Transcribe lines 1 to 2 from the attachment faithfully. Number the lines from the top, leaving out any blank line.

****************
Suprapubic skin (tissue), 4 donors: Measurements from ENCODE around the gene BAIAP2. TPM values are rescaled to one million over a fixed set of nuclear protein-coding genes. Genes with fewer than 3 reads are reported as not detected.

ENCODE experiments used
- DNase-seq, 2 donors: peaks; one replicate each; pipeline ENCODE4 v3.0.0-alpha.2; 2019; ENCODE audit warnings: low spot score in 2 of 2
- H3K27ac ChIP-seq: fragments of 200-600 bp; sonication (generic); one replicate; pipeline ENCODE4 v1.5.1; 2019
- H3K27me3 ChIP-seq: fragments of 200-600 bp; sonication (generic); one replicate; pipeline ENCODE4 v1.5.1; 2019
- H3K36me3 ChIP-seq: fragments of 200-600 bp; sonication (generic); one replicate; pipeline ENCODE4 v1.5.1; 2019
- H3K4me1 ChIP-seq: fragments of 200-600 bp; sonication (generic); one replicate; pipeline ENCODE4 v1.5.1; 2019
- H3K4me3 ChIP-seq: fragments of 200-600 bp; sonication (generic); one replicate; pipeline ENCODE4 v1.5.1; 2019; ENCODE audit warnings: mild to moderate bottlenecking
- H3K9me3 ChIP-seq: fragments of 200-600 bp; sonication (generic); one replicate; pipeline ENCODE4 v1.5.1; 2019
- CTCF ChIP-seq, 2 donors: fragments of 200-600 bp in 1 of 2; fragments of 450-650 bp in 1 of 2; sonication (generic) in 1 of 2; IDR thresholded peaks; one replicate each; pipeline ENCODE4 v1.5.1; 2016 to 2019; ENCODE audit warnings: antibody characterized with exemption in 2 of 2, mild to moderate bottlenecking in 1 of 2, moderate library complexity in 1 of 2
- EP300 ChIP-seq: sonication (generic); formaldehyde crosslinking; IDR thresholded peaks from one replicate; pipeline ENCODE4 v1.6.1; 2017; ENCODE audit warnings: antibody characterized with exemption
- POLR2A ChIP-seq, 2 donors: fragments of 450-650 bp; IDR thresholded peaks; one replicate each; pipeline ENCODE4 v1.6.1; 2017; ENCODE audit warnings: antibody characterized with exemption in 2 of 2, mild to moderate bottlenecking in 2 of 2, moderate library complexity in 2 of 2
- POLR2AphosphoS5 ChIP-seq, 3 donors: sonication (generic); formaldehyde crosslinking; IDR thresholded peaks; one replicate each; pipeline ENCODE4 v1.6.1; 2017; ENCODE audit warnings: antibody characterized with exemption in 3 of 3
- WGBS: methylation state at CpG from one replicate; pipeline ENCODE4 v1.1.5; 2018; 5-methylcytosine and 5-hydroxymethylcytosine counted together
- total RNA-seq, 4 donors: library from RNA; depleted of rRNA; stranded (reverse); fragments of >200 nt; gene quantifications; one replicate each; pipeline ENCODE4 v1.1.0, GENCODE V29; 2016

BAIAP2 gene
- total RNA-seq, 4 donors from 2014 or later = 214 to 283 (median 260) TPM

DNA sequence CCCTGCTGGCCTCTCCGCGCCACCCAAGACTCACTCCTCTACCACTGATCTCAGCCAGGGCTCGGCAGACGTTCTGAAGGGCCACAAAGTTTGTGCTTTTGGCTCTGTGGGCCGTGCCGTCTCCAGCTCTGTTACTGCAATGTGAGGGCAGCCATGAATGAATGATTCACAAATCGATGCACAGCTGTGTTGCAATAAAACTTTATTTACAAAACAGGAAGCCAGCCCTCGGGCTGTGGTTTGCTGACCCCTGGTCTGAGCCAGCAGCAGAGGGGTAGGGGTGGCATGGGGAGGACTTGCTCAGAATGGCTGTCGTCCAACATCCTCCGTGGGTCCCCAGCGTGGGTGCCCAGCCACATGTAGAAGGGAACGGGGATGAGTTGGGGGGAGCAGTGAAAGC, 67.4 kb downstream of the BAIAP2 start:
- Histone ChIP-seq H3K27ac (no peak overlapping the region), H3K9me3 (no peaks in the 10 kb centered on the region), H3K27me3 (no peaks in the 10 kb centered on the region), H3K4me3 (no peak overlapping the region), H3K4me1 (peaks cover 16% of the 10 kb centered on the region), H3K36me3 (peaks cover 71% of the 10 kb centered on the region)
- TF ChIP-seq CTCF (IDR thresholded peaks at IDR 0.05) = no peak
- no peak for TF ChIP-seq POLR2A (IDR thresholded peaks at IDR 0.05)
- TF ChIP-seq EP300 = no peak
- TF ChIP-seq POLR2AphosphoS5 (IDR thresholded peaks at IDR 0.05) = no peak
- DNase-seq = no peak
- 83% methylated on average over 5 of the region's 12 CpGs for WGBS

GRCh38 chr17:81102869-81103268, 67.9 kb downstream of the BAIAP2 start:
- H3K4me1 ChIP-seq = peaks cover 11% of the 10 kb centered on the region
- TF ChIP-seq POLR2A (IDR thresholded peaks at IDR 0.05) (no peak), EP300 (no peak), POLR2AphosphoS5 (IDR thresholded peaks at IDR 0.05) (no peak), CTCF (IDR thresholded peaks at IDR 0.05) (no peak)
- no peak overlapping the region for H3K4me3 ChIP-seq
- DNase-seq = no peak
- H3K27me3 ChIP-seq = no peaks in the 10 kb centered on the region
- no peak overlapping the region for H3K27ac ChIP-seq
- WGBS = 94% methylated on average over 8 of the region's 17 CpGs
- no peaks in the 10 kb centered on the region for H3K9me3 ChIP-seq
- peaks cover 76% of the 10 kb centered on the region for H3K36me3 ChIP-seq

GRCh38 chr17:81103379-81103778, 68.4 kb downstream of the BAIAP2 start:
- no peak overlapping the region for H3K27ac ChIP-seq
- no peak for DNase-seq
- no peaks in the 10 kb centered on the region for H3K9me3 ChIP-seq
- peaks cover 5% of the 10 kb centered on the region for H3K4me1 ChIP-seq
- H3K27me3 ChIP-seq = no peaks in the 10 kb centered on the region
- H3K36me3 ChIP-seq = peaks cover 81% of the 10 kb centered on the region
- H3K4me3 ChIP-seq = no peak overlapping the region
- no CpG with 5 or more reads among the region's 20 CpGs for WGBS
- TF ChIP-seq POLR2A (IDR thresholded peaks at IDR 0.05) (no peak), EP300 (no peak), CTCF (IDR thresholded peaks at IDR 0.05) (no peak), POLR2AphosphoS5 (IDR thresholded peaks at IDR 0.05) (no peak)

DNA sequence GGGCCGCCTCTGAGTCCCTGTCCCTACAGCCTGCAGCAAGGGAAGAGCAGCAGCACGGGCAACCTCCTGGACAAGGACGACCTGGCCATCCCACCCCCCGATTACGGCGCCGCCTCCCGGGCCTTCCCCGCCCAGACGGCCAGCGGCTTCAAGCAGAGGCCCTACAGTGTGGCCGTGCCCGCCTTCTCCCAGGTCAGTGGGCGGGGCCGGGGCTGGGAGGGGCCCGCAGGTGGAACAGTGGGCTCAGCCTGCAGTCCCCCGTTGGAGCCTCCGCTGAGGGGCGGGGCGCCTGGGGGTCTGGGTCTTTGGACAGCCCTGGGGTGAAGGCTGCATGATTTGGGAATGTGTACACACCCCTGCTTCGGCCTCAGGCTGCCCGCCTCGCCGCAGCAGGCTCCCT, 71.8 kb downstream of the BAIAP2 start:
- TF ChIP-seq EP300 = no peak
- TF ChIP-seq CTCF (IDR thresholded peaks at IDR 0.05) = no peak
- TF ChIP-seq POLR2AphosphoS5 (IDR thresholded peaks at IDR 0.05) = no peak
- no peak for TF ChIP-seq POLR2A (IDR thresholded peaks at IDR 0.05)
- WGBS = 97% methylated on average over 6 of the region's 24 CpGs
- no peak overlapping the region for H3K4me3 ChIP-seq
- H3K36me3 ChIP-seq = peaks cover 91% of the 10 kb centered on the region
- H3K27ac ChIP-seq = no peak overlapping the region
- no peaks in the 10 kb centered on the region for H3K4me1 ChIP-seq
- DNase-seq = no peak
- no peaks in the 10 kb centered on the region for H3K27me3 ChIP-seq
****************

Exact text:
Suprapubic skin (tissue), 4 donors: Measurements from ENCODE around the gene BAIAP2. TPM values are rescaled to one million over a fixed set of nuclear protein-coding genes. Genes with fewer than 3 reads are reported as not detected.

ENCODE experiments used